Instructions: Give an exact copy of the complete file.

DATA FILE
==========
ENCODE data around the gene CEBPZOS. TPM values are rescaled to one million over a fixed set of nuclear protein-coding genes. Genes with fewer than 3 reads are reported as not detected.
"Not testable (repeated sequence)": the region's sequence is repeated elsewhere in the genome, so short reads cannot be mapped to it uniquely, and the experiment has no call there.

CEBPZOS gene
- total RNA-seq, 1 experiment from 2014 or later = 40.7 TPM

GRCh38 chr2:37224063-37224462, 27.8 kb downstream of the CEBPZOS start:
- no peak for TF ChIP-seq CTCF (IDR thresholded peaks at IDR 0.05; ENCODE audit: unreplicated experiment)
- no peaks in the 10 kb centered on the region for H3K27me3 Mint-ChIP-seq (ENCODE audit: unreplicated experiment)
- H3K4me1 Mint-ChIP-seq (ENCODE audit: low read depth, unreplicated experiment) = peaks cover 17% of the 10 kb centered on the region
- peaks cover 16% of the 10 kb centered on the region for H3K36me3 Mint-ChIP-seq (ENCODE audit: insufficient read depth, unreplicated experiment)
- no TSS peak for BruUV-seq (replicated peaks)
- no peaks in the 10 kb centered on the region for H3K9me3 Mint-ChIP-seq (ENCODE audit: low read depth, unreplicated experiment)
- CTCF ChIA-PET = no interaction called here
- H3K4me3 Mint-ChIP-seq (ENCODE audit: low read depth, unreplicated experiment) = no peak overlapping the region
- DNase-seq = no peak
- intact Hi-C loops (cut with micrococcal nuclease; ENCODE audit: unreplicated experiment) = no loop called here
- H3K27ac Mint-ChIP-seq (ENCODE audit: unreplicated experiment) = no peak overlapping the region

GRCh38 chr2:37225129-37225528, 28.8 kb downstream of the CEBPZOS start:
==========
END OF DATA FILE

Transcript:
ENCODE data around the gene CEBPZOS. TPM values are rescaled to one million over a fixed set of nuclear protein-coding genes. Genes with fewer than 3 reads are reported as not detected.
"Not testable (repeated sequence)": the region's sequence is repeated elsewhere in the genome, so short reads cannot be mapped to it uniquely, and the experiment has no call there.

CEBPZOS gene
- total RNA-seq, 1 experiment from 2014 or later = 40.7 TPM

GRCh38 chr2:37224063-37224462, 27.8 kb downstream of the CEBPZOS start:
- no peak for TF ChIP-seq CTCF (IDR thresholded peaks at IDR 0.05; ENCODE audit: unreplicated experiment)
- no peaks in the 10 kb centered on the region for H3K27me3 Mint-ChIP-seq (ENCODE audit: unreplicated experiment)
- H3K4me1 Mint-ChIP-seq (ENCODE audit: low read depth, unreplicated experiment) = peaks cover 17% of the 10 kb centered on the region
- peaks cover 16% of the 10 kb centered on the region for H3K36me3 Mint-ChIP-seq (ENCODE audit: insufficient read depth, unreplicated experiment)
- no TSS peak for BruUV-seq (replicated peaks)
- no peaks in the 10 kb centered on the region for H3K9me3 Mint-ChIP-seq (ENCODE audit: low read depth, unreplicated experiment)
- CTCF ChIA-PET = no interaction called here
- H3K4me3 Mint-ChIP-seq (ENCODE audit: low read depth, unreplicated experiment) = no peak overlapping the region
- DNase-seq = no peak
- intact Hi-C loops (cut with micrococcal nuclease; ENCODE audit: unreplicated experiment) = no loop called here
- H3K27ac Mint-ChIP-seq (ENCODE audit: unreplicated experiment) = no peak overlapping the region

GRCh38 chr2:37225129-37225528, 28.8 kb downstream of the CEBPZOS start: